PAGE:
January 5, 2021

It Is Time

Charting a way forward with the words of Martin Luther King, Jr.

Claudia M. Allen

Time is defined by what men do with it. Change is determined by how women influence it. Nations are made by the souls of their citizens. Martin Luther King, Jr., knew this all too well. It was 15 days after the historic inauguration of U.S. president John F. Kennedy. Both timid and excited about the recent transition of power, King was well aware of the fact that while the American people were powerful, the president held the power. He explored this in an article published for The Nation on February 4, 1961, entitled “Equality Now: The President Has the Power.”

King wrote about the moral and legal responsibility of the office: “We must decide that in a new era, there must be new thinking. If we fail to make this positive decision, an awakening world will conclude that we have become a fossil nation, morally and politically.”1 King believed that in times of transition presidents had the ability to set the tone for the moral and political trajectory of a nation. Therefore, the responsibility of equality, justice, and the full manifestation of the American creed fell at the feet of not just United States citizens, but particularly so at the feet of every United States president.

Sixty years later America finds itself at another crucial transition point. Its citizens are bombarded by the sting of police brutality, the stench of coronavirus deaths, and the surge of unemployment. This month America celebrates the birthday of its legendary civil rights hero in the shadows of another culture-shifting presidency.

Five days beyond that, President-elect Joseph R. Biden is due to be sworn in as the forty-sixth president of the United States. With the United States in the heat of intense racial division, moral apathy, and differing opinions on the way forward, President-elect Biden walks into the role with the job of ushering us into a new era. In the words of King, he must be willing to prioritize new thinking or further forfeit our standing in the world and potentially, significantly, the lives of the physically vulnerable and persons of color.

Celebrating the birth and legacy of Martin Luther King in light of Biden’s inauguration, I can’t help repositing King’s question from 1967: Where do we go from here? Where does the individual person go from here? Where do churches go from here? Where do schools go from here? Where do hospitals go from here?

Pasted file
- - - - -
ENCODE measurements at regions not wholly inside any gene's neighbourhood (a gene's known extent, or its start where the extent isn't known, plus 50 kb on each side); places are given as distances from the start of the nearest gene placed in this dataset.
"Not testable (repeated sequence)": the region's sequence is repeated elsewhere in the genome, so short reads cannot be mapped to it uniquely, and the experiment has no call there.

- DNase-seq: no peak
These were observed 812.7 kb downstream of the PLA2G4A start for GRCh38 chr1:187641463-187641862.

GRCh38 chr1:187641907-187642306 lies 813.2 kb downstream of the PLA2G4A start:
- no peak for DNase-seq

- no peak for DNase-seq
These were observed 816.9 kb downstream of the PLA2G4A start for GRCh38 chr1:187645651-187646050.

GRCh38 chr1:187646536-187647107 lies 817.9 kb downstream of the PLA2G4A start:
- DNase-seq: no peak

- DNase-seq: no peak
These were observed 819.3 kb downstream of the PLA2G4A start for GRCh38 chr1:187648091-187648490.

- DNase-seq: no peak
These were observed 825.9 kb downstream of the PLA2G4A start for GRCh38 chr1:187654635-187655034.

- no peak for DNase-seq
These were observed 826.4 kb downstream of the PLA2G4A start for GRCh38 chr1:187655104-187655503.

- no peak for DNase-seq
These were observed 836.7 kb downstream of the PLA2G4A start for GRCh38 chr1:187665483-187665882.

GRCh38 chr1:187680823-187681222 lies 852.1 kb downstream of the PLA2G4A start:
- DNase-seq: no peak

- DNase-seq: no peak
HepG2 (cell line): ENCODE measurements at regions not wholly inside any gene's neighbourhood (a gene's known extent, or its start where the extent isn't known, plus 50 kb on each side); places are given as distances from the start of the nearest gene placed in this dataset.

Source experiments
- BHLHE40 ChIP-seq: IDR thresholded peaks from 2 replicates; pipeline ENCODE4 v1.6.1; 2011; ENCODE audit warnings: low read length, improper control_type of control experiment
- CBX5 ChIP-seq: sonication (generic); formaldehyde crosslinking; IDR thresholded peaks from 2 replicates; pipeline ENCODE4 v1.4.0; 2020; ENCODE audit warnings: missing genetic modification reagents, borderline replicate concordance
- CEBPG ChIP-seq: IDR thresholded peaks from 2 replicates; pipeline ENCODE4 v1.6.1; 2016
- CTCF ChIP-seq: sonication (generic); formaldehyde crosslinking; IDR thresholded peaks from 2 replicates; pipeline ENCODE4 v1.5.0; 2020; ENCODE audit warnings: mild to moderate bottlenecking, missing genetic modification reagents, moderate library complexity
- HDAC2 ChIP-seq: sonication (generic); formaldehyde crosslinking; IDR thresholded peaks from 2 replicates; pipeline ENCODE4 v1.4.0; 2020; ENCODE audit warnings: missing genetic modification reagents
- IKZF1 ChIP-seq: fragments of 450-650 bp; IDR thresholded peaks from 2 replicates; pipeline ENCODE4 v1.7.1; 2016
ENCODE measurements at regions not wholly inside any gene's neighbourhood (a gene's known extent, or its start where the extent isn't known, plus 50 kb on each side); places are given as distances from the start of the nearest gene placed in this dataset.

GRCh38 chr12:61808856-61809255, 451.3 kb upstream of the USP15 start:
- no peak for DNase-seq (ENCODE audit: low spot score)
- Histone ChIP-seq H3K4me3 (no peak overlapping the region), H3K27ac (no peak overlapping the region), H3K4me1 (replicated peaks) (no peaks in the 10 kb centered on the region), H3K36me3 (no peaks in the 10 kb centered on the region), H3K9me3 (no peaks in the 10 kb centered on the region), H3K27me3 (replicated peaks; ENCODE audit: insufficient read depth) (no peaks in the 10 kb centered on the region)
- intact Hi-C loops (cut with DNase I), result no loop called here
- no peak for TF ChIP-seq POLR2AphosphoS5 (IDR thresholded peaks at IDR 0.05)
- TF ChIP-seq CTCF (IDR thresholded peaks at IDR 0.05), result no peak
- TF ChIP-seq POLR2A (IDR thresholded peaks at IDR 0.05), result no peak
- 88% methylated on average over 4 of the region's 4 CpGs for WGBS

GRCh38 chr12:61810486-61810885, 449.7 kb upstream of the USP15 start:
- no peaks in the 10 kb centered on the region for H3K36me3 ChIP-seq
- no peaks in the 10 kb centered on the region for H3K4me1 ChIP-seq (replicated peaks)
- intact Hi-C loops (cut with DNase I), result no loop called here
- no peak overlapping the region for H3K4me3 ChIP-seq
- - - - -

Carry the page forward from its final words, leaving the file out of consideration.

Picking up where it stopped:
King lent a powerful suggestion at the end of his article in The Nation. He wrote: “When our government determines to ally itself with those of its citizens who are crusading for their freedom within our borders, and lends the might of its resources creatively and unhesitatingly to the struggle, the blight of discrimination will begin rapidly to fade.” He continued, “History has thrust upon the present administration an indescribably important destiny—to complete a process of democratization which our nation has taken far too long to develop, but which is our most powerful weapon for earning world respect and emulation.”2 “Citizens . . . crusading”: that should be all of us.

We see in Scripture a clear view of what is expected of us in order to make this dream of Martin Luther King, postinauguration, a reality. In the story of Jesus we find a God who is committed to setting aside the invisibility of His divinity, donning the flesh of humanity, with the radical aim of wholistically healing a fractured people. Broken by sin, humanity is plagued with the social and spiritual erosion that comes with hatred, division, idolatry, selfishness, lying, gossip, and disregard for the worship of the one true God who made heaven and earth.

Seeing how our sinfulness separates us from God and one another, God Himself descended in the likeness of humanity for the sole purpose of saving humanity with His service and sacrifice. In the life of Christ we find Him rejecting the cultural customs of His time that restricted Him from talking with a woman, let alone a Samaritan, breeching the nationalist and sexist customs of His day for the beauty of harmony, community, and salvation. Whether touching the “untouchables,” speaking to the marginalized, restoring the widowed, fathering the fatherless, or cleansing the temple, we find God intent on disrupting the systems, teachings, and practices of His day for the wholistic restoration of humanity.

My prayer is that as we understand our duty to connect the world with their Savior, we understand that it is in our service and love toward one another that people see and believe in the character and person of Jesus Christ. While our country, our churches, even our homes might be in the midst of great division and despair, let us remember that now is a new era.

It’s time for a new way of thinking and being. It’s time to usher in the lived and expressed nature of God on Planet Earth. It’s time that people begin to see the person of Jesus Christ in you, in me, in us.

  1. Martin Luther King, Jr., “Equality Now: The President Has the Power,” The Nation, Feb. 4, 1961, pp. 91-95.
  2. Ibid.

Claudia M. Allen is a writer and speaker on the intersection of faith, race, and politics.